Congresswoman Marcia Fudge of Ohio was confirmed Wednesday as the new secretary of Housing and Urban Development in a 66-34 Senate vote. The onetime Congressional Black Caucus chair will be only the second African American woman to serve in the role, following Patricia Roberts Harris, who held the position in the Carter administration.
Fudge, who has served in the House since 2008, will be joining HUD at a time when housing insecurity is being exacerbated by the effects of the pandemic, leaving countless Americans unable to make rent payments and at risk of being evicted.
Before President Biden nominated her to lead HUD, Fudge was openly angling for the Agriculture secretary role. She had served on the House Agriculture Committee and was chair of the Nutrition subcommittee.
In a November interview with Politico, Fudge didn’t seem as interested in HUD, saying, “As this country becomes more and more diverse, we’re going to have to stop looking at only certain agencies as those that people like me fit in. You know, it’s always ‘we want to put the Black person in labor or HUD.’”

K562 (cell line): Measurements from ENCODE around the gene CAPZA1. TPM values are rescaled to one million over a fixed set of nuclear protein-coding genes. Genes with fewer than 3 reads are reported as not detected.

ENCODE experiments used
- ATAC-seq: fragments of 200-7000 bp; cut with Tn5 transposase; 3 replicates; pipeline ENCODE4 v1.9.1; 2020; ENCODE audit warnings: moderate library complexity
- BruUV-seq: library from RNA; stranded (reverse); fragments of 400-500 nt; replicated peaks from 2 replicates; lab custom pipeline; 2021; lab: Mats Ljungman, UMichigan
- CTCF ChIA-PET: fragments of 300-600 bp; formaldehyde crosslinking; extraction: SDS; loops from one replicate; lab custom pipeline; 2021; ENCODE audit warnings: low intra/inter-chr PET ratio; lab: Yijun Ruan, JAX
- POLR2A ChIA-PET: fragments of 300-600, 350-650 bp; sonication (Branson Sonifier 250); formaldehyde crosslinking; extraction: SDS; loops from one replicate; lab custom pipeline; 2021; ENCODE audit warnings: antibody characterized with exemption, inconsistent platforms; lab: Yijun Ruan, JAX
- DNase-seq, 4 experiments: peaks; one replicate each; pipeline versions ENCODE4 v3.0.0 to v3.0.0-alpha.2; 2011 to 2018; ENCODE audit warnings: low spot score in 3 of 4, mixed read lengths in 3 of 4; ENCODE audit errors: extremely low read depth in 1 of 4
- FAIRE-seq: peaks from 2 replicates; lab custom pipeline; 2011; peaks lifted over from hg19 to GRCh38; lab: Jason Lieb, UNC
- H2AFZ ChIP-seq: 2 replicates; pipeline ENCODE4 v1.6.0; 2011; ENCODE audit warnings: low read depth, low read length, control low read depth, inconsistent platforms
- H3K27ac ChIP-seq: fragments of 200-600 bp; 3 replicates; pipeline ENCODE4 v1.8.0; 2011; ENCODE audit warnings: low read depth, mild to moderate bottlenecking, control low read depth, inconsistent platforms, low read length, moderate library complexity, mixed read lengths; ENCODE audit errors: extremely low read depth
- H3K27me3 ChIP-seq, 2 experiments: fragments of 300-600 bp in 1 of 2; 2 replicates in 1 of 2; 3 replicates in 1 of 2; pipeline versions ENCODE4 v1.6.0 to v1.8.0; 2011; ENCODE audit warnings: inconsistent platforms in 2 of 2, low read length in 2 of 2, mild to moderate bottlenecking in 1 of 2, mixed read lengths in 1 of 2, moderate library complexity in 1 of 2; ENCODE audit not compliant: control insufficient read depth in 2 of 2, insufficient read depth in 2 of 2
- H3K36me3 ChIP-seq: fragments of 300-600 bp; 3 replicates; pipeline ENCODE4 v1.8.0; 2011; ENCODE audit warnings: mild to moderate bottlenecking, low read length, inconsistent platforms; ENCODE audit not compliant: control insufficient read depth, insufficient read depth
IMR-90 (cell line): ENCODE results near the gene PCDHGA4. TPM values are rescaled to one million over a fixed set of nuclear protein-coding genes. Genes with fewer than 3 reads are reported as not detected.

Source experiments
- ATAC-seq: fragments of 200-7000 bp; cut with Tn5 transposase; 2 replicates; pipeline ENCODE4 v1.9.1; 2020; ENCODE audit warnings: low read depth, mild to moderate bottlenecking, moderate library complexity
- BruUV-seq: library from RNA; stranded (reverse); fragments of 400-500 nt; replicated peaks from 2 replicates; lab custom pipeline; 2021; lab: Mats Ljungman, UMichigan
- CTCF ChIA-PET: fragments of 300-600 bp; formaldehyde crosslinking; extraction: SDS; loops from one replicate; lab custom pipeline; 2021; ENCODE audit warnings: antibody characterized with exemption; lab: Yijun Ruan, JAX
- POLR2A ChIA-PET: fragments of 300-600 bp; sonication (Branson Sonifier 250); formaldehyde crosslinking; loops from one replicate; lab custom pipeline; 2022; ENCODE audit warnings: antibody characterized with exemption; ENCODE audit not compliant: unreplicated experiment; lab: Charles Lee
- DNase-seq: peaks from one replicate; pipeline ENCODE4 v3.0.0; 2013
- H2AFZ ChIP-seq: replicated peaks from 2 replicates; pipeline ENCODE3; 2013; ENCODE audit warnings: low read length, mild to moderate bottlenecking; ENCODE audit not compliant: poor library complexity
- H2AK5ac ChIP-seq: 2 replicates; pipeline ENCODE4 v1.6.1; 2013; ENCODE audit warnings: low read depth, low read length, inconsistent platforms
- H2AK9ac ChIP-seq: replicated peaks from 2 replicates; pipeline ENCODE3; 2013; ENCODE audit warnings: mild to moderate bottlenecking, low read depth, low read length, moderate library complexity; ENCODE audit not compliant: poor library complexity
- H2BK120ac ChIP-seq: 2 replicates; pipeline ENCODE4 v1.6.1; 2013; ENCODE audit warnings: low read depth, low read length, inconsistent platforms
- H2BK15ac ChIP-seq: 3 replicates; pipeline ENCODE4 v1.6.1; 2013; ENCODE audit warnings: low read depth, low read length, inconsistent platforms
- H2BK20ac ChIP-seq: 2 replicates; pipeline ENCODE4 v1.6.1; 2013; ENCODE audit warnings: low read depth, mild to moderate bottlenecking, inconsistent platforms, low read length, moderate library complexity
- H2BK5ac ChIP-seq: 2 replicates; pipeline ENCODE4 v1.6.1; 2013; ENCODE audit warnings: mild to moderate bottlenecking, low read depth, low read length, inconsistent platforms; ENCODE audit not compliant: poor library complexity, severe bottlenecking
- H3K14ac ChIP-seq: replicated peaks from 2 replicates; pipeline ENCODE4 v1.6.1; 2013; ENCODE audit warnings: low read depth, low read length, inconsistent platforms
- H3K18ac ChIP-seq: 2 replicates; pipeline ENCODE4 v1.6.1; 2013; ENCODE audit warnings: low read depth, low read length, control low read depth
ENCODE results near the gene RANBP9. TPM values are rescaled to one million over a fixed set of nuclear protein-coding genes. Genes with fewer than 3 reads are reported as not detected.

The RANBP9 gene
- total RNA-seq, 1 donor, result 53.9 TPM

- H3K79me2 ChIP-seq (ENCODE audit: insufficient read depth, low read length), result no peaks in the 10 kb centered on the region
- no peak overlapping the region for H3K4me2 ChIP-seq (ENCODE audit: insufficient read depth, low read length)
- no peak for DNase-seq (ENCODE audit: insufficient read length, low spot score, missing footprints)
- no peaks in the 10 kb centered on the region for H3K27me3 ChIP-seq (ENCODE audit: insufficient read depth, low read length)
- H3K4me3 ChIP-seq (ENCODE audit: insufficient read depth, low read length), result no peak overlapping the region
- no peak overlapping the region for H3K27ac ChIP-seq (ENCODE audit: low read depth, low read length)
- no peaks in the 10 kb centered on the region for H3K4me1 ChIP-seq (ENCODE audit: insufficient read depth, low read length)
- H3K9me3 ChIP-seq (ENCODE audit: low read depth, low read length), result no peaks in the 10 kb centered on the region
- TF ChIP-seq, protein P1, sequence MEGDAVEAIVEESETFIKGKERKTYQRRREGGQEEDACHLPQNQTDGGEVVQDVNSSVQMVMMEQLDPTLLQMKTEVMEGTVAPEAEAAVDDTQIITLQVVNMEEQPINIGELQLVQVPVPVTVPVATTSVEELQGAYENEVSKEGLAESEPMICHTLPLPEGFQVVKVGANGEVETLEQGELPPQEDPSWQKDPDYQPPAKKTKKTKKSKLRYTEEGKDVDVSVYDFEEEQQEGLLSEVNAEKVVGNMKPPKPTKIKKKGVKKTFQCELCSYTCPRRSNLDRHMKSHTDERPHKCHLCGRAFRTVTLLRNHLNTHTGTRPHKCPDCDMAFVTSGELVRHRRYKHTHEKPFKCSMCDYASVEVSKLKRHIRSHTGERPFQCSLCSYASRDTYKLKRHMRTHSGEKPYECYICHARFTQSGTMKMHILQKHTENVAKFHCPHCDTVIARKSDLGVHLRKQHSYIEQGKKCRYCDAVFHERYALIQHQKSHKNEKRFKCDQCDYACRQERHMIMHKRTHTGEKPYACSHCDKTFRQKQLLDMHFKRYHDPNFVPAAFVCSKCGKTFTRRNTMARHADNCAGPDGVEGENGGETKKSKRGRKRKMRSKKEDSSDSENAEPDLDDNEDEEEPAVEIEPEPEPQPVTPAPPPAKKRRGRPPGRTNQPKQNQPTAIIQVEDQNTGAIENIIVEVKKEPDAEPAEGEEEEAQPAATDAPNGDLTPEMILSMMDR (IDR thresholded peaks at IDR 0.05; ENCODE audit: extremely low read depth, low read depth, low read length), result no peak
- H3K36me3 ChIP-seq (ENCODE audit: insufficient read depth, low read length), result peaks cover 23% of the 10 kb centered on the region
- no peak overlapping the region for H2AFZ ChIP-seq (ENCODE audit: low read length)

The Agriculture secretary job ultimately went to Tom Vilsack, who previously held the role in the Obama administration.
During her confirmation hearing before the Senate Banking, Housing and Urban Affairs Committee, Fudge made it clear that the issue of affordable housing was of particular importance to her.
“We need to deliver on the administration’s commitments on improving the quality, safety, and accessibility of affordable housing and building 1.5 million new affordable homes,” Fudge said.
Fudge also emphasized her goal to make homeownership “a reality for all Americans” by tackling the racial prejudice that still occurs throughout the home-purchasing process.
“That will require us to end discriminatory practices in the housing market, and ensure that our fair housing rules are doing what they are intended to do: opening the door for families, especially families of color who have been systematically kept out in the cold across generations, to buy homes and punch their ticket to the middle class,” Fudge said.